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Has Christmas Become the Festival of Consumer Capitalism?

Updated on July 18, 2011
A South African Christmas decoration made by my mother in law Esme Pollard in Cape Town
A South African Christmas decoration made by my mother in law Esme Pollard in Cape Town
My daughter Caitlin looks at some of her grandmmother's home-made Christmas decorations
My daughter Caitlin looks at some of her grandmmother's home-made Christmas decorations

Boney-M Christmas carols (Horrors!!) piped into the shopping malls and fake Christmas trees all over the place. Can only mean that that great festival of Consumer Capitalism is upon us again: “And all the bells of the tills of the town shall ring…” (That’s from Under Milk Wood by Dylan Thomas, in case you didn’t recognize it!)

Somehow for me this time of year is not a happy one, as all it seems to mean is that people go crazy, it seems to create a spending frenzy which doesn’t go with the real meaning of the season – and then it’s all dressed up with the saying that we’re just sharing goodwill among everybody, as if goodwill comes wrapped in pretty paper with a cleverly attached bow and some sprigs of holly!

Christmas has become a gigantic capitalist spending trap in which consumers are duped to spend beyond their means by fake messages of goodwill decorated with equally fake snow (in South Africa – who ever heard of snow on Christmas day here?) and drummed home by truly awful piped music which attempts to drown out any reason.

What a far cry from what Christmas really is – the celebration of one who was born to a teenage mother in a stable, and who lived to preach a life of simplicity and repentance. We get seduced by the tinsel and glitter from the true meaning of what Jesus preached – the radical, subversive message of his teachings, which he introduced with a quotation from the prophet Isaiah:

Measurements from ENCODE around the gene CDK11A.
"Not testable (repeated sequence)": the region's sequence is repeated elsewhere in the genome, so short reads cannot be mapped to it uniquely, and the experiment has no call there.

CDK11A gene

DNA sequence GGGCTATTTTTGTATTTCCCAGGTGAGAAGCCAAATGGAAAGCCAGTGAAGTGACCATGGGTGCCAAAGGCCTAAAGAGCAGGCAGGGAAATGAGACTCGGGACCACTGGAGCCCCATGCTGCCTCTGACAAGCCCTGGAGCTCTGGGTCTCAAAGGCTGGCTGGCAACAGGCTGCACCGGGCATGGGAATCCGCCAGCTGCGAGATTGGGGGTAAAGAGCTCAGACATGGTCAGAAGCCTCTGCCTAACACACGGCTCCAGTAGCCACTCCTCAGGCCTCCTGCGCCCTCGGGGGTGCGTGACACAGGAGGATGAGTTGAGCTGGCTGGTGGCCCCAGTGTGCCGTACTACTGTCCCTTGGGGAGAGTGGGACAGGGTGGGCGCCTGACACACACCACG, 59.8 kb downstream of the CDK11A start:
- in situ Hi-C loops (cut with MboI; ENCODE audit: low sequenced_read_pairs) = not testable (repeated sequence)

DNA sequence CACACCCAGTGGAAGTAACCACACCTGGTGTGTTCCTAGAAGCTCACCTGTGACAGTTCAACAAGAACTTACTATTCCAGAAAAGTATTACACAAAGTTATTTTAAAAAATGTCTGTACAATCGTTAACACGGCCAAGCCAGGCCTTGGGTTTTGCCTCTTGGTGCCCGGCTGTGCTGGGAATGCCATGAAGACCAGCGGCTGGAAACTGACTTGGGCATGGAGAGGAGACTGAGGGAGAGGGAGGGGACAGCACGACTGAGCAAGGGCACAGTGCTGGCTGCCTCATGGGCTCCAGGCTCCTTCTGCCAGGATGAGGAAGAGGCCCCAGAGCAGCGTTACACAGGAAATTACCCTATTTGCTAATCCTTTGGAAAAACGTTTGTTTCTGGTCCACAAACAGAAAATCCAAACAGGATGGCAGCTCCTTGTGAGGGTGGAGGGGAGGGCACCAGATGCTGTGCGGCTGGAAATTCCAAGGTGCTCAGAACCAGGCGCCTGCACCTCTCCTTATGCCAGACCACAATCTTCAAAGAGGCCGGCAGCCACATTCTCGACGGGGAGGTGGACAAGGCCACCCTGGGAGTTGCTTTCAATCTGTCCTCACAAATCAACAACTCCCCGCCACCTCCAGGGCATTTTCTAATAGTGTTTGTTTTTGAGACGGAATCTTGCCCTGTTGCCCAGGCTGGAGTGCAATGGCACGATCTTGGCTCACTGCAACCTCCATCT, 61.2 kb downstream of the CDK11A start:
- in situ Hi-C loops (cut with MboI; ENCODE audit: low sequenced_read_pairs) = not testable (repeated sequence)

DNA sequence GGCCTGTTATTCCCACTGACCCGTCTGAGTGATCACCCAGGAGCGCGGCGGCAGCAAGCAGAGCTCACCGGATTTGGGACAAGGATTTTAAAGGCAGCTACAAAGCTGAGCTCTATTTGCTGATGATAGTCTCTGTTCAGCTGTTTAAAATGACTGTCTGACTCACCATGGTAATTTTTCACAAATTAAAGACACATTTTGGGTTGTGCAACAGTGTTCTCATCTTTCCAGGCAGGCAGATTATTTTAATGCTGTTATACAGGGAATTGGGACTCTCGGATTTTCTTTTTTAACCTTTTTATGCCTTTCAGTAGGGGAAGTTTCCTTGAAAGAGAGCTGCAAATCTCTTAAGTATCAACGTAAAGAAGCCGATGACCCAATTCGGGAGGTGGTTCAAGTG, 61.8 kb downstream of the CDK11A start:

“The spirit of the Lord is upon me because he has anointed me;

He has sent me to announce good news to the poor,

To proclaim release for prisoners and recovery of sight for the blind;

To let the broken victims go free,

To proclaim the year of the Lord’s favour.”

Somehow in the midst of the capitalist feeding frenzy that Christmas has become the poor and the lonely, the depressed and the victims of violence, the hungry children and dying old people tend to be forgotten, or thought of only as charity cases.

I’m not denying or discounting the amazing good work also done at this time by various agencies and individuals to improve the lot of the disadvantaged. I also acknowledge the joy that the season brings to many, especially children. I feel keenly the happiness of those children who are privileged to be part of families that make this a very special time for them.

It’s just that my enjoyment is always contaminated by the awareness that Christmas is seen as the time to make up the sales quotas, to help the bottom line, by manipulative advertising and a full-on assault of our senses with all sorts of trappings which actually have nothing whatever to do with the real meaning of the season.

It’s also difficult for me to celebrate the season when I know that besides the capitalist manipulation there is also a Christian triumphalism behind it all. How different the message is from the actions. Or perhaps it’s because the actions speak louder than the words that I feel so uncomfortable at this time of year.

How to reconcile the massive armaments of the so-called Christian countries, the presence of occupying troops in Iraq and many other violent conflicts around the world being perpetrated in the name of “Christian” values with the message of the humble man from Nazareth:

“But what I tell you is this: Do not set yourself against the man who wrongs you. If someone slaps you on the right cheek, turn and offer him your left. If a man wants to sue you for your shirt, let him have your coat as well.”

And later in the same chapter (Matthew 5): “But what I tell you is this: Love your enemies and pray for your persecutors; only so can you be children of your heavenly father, who makes his sun rise on good and bad alike, and sends his rain on the honest and the dishonest.”

Nothing there about bombing the s__t out of the Afghans and Iraqis, government or rebel troops in the Democratic Republic of Congo, etc, etc.